This was a topic I covered in a short, 30-minute talk at the ICC Media Embedded Forum at electronica – the balance between understanding where your internal information and data lie in the relevance spectrum when compared against open market contextual information. This talk explored how much control a company can exert in their supply chain when able to fully visualise wider, marketplace data in the context of their application. I’ll share the recording in a future post.

With that dichotomy in mind – the immediate against the potential risk – the Converge team travels to Denver the week of 28th November to the DMSMS (Diminishing Manufacturing Sources and Material Shortages) event to meet with and help high-reliability, military and aerospace companies address their pressing obsolescence and supply chain issues.

If you’re in Denver and planning to attend the show, please come and talk to us. My American counterpart, Bill Fliegel, has extensive experience within the military and aerospace industry, and we’d be more than happy to learn more about your current supply chain and electronic component challenges. We’ll be at booth #908. Come join our obsolescence community!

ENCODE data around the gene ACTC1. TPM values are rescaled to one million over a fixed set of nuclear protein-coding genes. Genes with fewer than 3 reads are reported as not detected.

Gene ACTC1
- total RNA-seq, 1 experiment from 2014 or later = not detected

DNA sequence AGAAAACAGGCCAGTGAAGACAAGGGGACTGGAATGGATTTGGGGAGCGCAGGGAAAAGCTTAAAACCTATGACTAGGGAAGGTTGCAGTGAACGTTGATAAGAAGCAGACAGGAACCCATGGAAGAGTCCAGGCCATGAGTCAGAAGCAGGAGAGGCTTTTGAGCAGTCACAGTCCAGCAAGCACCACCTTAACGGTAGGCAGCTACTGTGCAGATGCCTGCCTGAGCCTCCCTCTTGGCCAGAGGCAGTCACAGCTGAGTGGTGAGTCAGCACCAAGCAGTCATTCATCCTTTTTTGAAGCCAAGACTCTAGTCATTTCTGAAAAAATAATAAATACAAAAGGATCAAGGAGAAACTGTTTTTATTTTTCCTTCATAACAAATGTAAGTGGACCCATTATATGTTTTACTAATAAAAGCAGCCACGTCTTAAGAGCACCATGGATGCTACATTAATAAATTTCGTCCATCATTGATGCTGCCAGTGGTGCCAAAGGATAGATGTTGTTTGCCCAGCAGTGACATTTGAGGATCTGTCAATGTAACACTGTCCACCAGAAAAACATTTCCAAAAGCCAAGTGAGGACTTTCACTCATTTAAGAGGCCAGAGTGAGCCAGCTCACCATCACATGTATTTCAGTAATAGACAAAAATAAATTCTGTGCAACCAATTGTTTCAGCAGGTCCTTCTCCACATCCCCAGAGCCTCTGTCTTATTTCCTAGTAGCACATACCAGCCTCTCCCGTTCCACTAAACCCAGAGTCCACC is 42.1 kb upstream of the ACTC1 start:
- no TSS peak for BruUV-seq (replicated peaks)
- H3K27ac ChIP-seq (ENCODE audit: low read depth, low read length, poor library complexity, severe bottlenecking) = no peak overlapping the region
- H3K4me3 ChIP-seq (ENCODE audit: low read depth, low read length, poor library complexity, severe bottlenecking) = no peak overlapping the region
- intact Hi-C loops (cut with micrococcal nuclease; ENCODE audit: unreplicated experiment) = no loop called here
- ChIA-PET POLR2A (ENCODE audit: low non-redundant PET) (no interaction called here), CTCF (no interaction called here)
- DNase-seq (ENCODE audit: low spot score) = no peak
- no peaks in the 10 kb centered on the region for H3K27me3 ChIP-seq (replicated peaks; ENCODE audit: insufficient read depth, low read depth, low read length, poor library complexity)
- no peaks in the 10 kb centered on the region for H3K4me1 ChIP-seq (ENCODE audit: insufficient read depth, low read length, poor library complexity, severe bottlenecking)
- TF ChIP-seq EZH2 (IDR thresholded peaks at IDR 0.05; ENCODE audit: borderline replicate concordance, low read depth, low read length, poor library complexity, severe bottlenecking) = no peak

Keep innovating!

November 11, 2016

Los Angeles Goes Obsolete – The Future of Obsolescence Management

At our previous Future of Obsolescence Management (FOM) events in Amsterdam, we were delighted that several representatives from customers and partners located in the United States were able to join us. In fact, two of our guest speakers at FOM 2016 joined us from across the Atlantic to lead a discussion around innovation in early September, receiving a great response from attendees regarding their perspective and experiences on supply chain disruption.

Supply chain disruptions – where unexpected or unplanned events adversely affect a company’s ability to complete or deliver projects – are becoming increasingly worrisome throughout the electronics landscape. In a 2015 study by the Business Continuity Institute, 48% of respondents admitted that they were either “concerned” or “extremely concerned” about supply chain disruptions. Tellingly, 72% of respondents admitted that they lacked full visibility of their supply chains. In the very same study, 14% admitted that losses from supply chain disruption had cost over €1m.